New Hip Hop Adds: D12, GZA

D12 - Devil's NightFor those that didn't know, D12 was a poppin' Detroit hip hop crew, consisting of rappers Swifty McVay, Kon Artis, Kuniva, Bizarre, and Proof, in the late 90's that Eminem occasionally rolled with (he even has some guest appearances on their very first project, The Underground EP). As a group, they all made a pact that whoever would be the first to blow up in the mainstream would come back and bring the others to fame. Devils Night is the culmination of that promise, as Eminem was the first to blow up out of the 6 members and helped D12 get their own deal with Interscope. Something interesting to note is that even though Eminem was at most an auxiliary member of the group before his own fame, he appears in some capacity on nearly every track on this album, with his presence also being the most prominent out of the 6 members. For those that found The Marshall Mathers LP offensive, this album is essentially an even bigger and louder "Fuck you!", as the crew plays around with misogyny, homophobia and violent/sexual humor to an even greater degree, making sure to leave no group of people un-offended in the process. However, there is a never-vanishing aura of levity surrounding this project that was not always present in Eminem's solo efforts (such as on tracks like Marshall Mathers andKim), which might make this album easier to digest than SSLP or MMLP, depending on who you are. Either way, this is unequivocally some great and fucked-up music that probably would have never seen the fame it had if made today (word to my SJW's). Without this album, we wouldn't have Odd Future (Tyler even shouts it out at the end of The Odd Future Tape), which means we wouldn't have WolfEgo Death, or I Don't Like Shit, I Don't Go Outside. Think about that. Some bumpin' tracks on this are Shit Can Happen, Ain't Nuttin' But Music, and That's How. SHAWN

GZA - Liquid SwordsAight its tha god and im back kicking knowledge to yall and teaching the truth to the youth namsayn that what i'm all about word to your mother. So, last week I was talkin bout my man ODB. Now I'm moving on to the Genius, namsayin thats GZA. As many of said before, if wu-tang came together like voltron, then GZA is undoubtedly the brain. Strictly within the Wu, I'd probably put GZA down as the stylistic opposite of ODB. Whereas Ol' Dirty is chaotic, unpredictable, and explosive in his style, GZA is cool and calculated with his lyrical styles b, word up. Everything reeks of precision. Everything is meticulous. GZA is probably the most talented lyricist in Wu-Tang. For everyone who doesn't know, peep this little write up he did called "The Lost Art of Lyricism." It's nothing less than ill.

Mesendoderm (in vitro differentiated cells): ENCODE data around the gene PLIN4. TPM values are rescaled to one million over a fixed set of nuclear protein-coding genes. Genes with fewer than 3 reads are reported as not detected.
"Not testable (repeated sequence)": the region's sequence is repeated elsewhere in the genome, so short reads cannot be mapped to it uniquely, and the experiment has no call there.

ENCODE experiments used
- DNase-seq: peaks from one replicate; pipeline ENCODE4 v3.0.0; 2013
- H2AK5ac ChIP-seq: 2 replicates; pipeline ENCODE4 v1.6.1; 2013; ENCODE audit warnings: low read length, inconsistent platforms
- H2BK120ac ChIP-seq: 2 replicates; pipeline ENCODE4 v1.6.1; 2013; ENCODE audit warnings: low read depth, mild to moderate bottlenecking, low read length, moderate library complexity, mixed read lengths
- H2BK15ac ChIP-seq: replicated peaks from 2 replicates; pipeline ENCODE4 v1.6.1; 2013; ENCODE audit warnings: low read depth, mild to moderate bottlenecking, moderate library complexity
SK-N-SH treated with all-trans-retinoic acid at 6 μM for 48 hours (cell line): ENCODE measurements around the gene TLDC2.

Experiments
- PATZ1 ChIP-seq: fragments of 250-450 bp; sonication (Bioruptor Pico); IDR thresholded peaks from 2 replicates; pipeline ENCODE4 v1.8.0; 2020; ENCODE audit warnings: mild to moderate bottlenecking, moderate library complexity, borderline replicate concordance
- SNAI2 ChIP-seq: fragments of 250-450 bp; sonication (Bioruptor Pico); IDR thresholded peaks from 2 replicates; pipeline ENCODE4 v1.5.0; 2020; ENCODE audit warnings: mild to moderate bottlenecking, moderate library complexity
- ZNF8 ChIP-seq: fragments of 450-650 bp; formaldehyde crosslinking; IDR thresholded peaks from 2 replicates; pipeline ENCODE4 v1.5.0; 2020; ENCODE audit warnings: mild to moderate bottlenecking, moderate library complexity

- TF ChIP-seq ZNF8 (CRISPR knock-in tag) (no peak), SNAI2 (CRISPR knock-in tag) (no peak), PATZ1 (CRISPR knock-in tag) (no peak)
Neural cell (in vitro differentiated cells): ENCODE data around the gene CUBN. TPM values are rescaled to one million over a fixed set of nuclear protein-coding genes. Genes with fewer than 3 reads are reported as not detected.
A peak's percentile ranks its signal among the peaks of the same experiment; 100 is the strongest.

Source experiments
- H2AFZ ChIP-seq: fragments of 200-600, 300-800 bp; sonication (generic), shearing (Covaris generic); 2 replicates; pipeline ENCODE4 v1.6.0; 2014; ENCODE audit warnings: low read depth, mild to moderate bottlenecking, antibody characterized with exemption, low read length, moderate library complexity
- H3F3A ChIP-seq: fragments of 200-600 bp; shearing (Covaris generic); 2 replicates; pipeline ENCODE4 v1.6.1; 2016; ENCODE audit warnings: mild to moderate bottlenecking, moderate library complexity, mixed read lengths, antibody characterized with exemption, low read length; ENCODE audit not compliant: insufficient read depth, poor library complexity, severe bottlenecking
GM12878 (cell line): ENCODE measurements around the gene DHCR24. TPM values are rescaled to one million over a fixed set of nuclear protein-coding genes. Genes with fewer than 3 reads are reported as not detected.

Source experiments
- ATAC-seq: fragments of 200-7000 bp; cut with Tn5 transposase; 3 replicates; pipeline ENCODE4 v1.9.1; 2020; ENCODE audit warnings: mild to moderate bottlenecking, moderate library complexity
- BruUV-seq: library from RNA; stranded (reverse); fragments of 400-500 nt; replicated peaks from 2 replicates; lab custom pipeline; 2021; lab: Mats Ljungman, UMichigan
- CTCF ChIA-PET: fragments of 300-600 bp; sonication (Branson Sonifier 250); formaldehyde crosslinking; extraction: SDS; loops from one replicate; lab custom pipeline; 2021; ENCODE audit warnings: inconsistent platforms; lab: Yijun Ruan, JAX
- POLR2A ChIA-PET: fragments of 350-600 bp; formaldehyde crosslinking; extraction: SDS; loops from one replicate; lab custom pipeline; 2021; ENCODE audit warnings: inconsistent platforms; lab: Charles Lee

GZA is a wordsmith. From referenceing at least 40 different record labels in the song 'labels' to cleverly crafting lines like "criminal subliminal minded rappers find it/ hard to define it, when narrow is the gate/ for fat tapes, then played out and out of date/ then I construct my thoughts on site to renovate"  (living in the world today) which boasts so many internal rhymes its ridiculous. These complex rhyme schemes juxtaposed against his monotonous voice make you pay attention to what he's saying all the more. Its reminiscent of DOOM, or Guru of Gangstarr (RIP). 

What's more is how thematically consistent Liquid Swords is. It sports this dark, ominous but almost mystical vibe. As if you were living in some kung-fu horror film (do those even exist? holler at ya boy if you find one) Each track is riddled with chanbara film sound bytes like Lone Wolf and Cub (peep that shit) all while throwing out extended metaphors on philosophy and chess, and boxing. Shit is tight. Living in the world today, Cold World, Labels, and 4th chamber are ill. JAISON

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